So Far, the Gaza Protests Are a Failed Gimmick

April 12 2018

Beginning on March 30, Hamas has been organizing mass demonstrations at the security fence separating Gaza from Israel; these demonstrations are supposed to recur every Friday and culminate on May 14 or 15. They have been combined with attempts to breach the fence, the detonation of explosives, and the burning of tires. But, argues Yoni Ben Menachem, the tactics have thus far proved ineffective:

The Hamas leadership, which did not want to lose too many participants at its events, gave in to pressure from the younger generation in Gaza who brought up the idea of the old-new gimmick of burning thousands of tires. They wanted to use the tactic to hinder the actions of IDF marksmen across the border, thereby “protecting the lives of the protesters.” According to Fatah sources in Gaza, the Hamas leadership believed that this new gimmick would succeed following the failure of the underground-tunnels project.

Burning tires is not new. The tactic first appeared during the civil war in Lebanon in 1975-1990, and it was also used extensively during the first intifada in 1987 and the second intifada in 2000. [The] burning tires [were] intended to draw the IDF into a situation where it would have to deal with thousands of protesting civilians in conditions of poor visibility, which would cause it to make mistakes.

However, an assessment of the results shows that the purpose for which thousands of tires were burned was not achieved. The IDF forces at the Gaza border were prepared in advance. Whenever necessary, they used water cannons, fans, and fire hoses, and they also used aerial drones to overcome the heavy smokescreen. Anyone who attempted to approach the border fence, damage it, cross it, or carry out terror attacks under cover of the smoke from the tires was hit by sniper fire.

The Palestinians did not manage to infiltrate the territory of the state of Israel in vast numbers, and the Israeli deterrent was preserved.

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More about: Gaza Strip, Hamas, Israel & Zionism, Israeli-Palestinian Conflict

The U.S. Should Recognize Israeli Sovereignty over the Golan Heights

July 19 2018

Since the 1970s, American governments have sporadically pressured Jerusalem to negotiate the return of the Golan to Syria in exchange for peace. Had Israel given up this territory, Iranian forces would now be preparing to establish themselves on its strategically advantageous high ground. Michael Doran, testifying before the House of Representatives, argues that for this and other reasons, Congress should recognize Israeli sovereignty over the Golan. (Video is available at the link below.)

Between 1949 and 1967, [the period during which Syria held the Golan], thousands of clashes erupted [there]. By contrast, ever since Israel took control of the Golan Heights in June 1967, they have served as a natural buffer between the two belligerents. The last 70 years serve as a laboratory of real life, and the results [of the experiment conducted therein] are incontrovertible: when in the hands of Syria, the Golan Heights promoted conflict. When in the hands of Israel, they have promoted stability. . . .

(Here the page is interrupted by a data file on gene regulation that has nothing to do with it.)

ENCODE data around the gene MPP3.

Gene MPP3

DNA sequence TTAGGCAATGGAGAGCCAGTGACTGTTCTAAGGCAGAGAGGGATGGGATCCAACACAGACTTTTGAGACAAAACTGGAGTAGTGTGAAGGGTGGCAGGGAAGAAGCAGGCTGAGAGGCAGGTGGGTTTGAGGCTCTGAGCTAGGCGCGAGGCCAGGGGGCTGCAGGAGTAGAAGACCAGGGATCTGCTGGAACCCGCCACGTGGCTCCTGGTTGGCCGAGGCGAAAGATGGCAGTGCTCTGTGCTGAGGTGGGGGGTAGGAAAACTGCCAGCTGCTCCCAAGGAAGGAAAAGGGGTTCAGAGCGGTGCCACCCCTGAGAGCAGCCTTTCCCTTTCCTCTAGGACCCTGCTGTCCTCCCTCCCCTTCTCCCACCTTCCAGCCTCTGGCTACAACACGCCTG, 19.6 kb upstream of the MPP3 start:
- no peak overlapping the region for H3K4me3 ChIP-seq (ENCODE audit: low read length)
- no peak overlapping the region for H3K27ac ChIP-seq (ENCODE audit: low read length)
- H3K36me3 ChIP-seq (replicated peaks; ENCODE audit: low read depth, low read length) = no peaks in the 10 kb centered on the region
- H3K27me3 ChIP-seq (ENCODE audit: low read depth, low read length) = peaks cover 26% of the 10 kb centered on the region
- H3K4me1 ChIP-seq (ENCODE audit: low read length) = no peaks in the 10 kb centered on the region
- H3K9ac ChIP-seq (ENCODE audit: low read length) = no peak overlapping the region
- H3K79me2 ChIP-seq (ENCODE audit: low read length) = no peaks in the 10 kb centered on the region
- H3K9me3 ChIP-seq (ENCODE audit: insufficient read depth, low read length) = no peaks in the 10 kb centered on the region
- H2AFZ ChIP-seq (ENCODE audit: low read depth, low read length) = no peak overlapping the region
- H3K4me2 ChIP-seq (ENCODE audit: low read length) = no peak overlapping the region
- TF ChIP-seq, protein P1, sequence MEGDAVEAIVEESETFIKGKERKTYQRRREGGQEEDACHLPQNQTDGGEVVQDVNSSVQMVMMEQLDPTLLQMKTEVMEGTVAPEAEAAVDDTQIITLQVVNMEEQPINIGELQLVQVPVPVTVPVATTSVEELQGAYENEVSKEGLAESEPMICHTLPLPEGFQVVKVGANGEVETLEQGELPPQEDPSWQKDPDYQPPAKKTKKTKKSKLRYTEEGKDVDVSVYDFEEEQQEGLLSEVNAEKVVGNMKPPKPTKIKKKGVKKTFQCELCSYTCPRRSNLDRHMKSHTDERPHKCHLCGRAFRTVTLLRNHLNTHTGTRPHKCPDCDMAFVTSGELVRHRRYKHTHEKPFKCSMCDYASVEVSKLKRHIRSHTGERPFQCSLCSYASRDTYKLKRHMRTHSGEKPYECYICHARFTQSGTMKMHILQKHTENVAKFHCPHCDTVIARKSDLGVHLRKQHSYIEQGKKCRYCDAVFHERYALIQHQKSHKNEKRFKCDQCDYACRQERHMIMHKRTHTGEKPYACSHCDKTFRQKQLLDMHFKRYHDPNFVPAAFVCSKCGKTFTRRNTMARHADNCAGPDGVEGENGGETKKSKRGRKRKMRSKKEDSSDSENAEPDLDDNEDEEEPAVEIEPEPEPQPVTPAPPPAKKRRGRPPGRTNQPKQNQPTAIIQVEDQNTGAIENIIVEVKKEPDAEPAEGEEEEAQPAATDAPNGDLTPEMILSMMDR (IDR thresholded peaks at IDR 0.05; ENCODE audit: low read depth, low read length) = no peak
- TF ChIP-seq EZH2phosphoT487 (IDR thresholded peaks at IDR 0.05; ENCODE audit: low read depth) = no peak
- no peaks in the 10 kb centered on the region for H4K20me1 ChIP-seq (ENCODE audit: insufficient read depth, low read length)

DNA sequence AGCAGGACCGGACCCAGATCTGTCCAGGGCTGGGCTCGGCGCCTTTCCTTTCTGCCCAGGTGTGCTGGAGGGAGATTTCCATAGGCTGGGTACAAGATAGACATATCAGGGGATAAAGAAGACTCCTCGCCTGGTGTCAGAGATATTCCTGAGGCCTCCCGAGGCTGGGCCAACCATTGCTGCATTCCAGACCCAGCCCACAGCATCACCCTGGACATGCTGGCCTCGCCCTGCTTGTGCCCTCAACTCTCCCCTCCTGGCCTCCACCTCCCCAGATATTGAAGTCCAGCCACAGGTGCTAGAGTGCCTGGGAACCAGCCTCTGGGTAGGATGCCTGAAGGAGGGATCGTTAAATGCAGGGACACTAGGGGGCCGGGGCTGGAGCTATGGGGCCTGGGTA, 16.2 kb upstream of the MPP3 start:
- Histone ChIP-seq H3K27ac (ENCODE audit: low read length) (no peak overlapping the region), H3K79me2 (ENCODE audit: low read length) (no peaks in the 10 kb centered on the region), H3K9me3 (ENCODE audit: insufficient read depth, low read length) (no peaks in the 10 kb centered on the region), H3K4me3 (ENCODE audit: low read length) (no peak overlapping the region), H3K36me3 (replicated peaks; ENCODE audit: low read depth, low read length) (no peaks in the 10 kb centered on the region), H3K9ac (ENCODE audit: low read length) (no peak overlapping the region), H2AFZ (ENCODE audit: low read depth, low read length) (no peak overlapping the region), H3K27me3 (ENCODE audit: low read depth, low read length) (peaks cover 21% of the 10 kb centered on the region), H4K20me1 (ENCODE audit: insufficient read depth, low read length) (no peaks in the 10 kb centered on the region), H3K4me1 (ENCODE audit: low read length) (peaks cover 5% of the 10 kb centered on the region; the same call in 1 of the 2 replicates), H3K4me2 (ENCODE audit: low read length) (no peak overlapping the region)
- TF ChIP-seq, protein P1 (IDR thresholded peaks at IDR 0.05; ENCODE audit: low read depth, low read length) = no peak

From the outbreak of the [Syrian] civil war, Iran and Russia have worked aggressively to shape the conflict so as to serve their interests. The influence of Iran is particularly worrisome because, in the division of labor between Moscow and Tehran, Russia provides the air power while Iran provides much of the ground forces. . . . Thanks to Iran’s newfound ground presence [in Syria], it is well on the way to completing a so-called “land bridge” stretching from Tehran to Beirut. There can be no doubt that a major aim of the land bridge is to increase the military pressure on Israel (and Jordan, too). . . .

Would Americans ever consciously choose to place Iranian soldiers on the Golan Heights, so that they could peer down their riflescopes at Jewish civilians below? Is there any American interest that would be served by allowing Iran to have direct access to the Sea of Galilee, Israel’s primary water reservoir? Would it ever be wise to place Iranian troops [where they could] serve as a wedge between Jordan and Israel? The answer to all of these questions, obviously, is no. And the clearest way to send that message to the world is to pass a law recognizing Israeli sovereignty over the Golan Heights.

As for the claim that the Jewish state’s seizure of the Golan in 1967 violates international law, Doran notes that Washington undermined this claim with its attempts in the 1990s to broker a deal between Jerusalem and Damascus:

The ready American (and Israeli) acceptance of the June 4, 1967 cease-fire line [as the basis for such a deal] is nothing short of startling. That line . . . leaves Syria in possession of territory along the shores of the Sea of Galilee and elsewhere that it acquired by force in 1948. In other words, to win over its enemy, [Syria], the Clinton administration dispensed with the principle of the impermissibility of the acquisition of territory by force—the very principle that the United States has remained ever-vigilant in applying to its ally, Israel.

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More about: Congress, Golan Heights, Iran, Israel & Zionism, Syrian civil war, U.S. Foreign policy